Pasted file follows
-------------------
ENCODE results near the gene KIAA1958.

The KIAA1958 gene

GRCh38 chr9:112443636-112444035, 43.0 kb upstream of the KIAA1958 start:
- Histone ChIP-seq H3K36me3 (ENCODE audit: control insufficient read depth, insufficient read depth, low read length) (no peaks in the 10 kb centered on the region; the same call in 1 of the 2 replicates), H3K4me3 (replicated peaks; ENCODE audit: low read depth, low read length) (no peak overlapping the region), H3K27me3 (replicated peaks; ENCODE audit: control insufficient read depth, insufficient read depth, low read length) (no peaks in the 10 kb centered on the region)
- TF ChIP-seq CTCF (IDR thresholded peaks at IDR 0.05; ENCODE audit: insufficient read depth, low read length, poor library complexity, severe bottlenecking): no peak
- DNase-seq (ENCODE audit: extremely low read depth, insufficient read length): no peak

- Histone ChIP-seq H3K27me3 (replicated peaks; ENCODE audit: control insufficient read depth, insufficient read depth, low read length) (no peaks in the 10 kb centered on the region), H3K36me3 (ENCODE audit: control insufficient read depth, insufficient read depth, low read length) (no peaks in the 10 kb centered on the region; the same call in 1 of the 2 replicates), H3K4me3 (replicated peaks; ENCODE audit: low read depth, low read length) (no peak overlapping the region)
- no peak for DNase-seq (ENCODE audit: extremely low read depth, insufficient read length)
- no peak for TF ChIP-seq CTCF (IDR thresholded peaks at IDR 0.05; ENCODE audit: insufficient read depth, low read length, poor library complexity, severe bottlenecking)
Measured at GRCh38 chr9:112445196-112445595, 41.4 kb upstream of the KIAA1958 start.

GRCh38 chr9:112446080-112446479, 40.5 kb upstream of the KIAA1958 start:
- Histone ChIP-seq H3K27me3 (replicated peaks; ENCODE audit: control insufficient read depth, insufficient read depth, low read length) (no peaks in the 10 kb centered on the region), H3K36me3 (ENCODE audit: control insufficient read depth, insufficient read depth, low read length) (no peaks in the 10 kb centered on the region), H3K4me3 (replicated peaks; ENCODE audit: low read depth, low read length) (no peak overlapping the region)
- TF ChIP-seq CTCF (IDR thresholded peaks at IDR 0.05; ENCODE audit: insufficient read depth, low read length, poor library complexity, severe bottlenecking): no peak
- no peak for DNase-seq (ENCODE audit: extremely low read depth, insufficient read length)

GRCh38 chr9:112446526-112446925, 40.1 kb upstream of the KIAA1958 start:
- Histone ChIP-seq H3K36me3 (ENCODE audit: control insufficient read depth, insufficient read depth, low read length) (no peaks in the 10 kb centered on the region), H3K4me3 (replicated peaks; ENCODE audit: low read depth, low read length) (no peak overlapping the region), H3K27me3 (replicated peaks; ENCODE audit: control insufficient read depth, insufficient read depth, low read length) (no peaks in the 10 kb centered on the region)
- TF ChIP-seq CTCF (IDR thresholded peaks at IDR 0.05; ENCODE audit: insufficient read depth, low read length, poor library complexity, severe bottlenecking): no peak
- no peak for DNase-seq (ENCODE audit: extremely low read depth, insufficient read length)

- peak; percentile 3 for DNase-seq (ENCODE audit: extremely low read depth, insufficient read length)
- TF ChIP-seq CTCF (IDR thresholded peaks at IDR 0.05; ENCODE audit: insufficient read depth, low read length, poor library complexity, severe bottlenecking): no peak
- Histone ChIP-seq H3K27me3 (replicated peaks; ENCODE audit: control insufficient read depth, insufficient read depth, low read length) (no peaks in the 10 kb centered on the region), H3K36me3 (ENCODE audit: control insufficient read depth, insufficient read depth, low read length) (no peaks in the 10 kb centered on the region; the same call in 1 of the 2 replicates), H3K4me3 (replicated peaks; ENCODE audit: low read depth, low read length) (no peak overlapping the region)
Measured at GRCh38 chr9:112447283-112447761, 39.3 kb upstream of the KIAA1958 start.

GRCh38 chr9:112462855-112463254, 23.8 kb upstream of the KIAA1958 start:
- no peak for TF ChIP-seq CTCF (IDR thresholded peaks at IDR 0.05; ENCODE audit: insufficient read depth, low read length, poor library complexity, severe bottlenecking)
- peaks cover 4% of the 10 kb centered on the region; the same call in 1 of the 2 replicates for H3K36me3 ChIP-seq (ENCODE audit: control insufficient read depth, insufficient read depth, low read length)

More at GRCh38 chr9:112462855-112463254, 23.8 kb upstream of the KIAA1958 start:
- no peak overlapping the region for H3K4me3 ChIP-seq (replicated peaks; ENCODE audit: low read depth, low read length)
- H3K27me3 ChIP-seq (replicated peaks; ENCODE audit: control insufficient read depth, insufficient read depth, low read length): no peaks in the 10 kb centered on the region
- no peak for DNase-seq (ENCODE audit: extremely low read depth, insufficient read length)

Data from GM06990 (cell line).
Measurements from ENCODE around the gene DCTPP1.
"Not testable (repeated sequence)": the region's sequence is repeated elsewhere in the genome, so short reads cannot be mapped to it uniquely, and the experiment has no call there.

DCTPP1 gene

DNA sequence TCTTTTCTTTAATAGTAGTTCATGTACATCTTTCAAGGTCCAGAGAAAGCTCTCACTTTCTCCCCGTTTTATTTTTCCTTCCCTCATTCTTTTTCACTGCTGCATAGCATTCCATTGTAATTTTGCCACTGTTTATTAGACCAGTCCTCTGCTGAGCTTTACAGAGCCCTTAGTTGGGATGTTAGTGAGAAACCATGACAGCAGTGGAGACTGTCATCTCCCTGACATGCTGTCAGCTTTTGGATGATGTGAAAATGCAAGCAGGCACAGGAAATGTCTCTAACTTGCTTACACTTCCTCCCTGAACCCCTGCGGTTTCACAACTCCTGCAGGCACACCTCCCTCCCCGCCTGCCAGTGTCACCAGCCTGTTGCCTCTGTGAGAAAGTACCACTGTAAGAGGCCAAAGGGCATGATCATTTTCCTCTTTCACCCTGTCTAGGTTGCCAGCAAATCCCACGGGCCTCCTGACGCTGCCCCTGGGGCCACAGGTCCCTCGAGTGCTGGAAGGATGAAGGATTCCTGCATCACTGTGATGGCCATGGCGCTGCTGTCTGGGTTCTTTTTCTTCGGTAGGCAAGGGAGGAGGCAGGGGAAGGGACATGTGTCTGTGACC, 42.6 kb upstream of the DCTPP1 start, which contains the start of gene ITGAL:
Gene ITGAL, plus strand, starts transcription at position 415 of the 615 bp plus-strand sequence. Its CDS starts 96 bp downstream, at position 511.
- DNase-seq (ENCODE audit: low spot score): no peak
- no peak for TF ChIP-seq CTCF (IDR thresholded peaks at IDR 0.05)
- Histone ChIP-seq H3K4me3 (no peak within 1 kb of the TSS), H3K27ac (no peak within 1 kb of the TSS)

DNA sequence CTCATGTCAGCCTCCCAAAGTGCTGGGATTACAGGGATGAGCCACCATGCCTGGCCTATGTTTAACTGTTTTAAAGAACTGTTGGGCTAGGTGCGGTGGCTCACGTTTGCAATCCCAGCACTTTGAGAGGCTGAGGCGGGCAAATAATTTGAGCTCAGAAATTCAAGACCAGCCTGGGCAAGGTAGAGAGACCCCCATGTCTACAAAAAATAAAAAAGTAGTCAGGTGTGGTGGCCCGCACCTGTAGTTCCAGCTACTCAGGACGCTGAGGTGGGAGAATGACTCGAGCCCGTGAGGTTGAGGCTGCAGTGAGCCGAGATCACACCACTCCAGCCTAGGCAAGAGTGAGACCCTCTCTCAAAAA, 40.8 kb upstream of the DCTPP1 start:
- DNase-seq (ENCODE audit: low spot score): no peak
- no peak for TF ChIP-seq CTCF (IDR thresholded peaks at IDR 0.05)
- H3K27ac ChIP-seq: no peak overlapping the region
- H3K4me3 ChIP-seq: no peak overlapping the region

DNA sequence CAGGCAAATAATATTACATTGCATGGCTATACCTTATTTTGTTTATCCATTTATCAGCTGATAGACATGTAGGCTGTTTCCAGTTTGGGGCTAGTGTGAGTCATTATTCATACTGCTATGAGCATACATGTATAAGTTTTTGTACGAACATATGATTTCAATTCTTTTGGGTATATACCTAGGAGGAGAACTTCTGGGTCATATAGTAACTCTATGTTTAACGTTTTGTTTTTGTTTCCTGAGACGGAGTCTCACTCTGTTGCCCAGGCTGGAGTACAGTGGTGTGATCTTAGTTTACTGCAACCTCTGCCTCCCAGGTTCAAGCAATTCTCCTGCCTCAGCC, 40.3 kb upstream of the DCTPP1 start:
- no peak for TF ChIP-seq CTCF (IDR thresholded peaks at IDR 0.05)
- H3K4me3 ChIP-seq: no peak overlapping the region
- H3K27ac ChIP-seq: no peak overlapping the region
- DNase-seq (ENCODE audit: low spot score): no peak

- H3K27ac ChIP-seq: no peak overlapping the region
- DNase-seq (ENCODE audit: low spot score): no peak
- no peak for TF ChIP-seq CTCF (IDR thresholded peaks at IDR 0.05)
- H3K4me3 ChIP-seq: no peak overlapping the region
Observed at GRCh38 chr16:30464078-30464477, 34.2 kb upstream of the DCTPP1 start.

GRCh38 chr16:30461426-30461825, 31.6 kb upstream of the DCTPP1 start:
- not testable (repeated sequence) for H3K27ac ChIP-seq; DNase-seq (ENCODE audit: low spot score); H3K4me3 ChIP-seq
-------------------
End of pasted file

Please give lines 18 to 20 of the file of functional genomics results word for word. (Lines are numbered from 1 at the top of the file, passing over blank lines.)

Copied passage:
- no peak for DNase-seq (ENCODE audit: extremely low read depth, insufficient read length)

- peak; percentile 3 for DNase-seq (ENCODE audit: extremely low read depth, insufficient read length)
- TF ChIP-seq CTCF (IDR thresholded peaks at IDR 0.05; ENCODE audit: insufficient read depth, low read length, poor library complexity, severe bottlenecking): no peak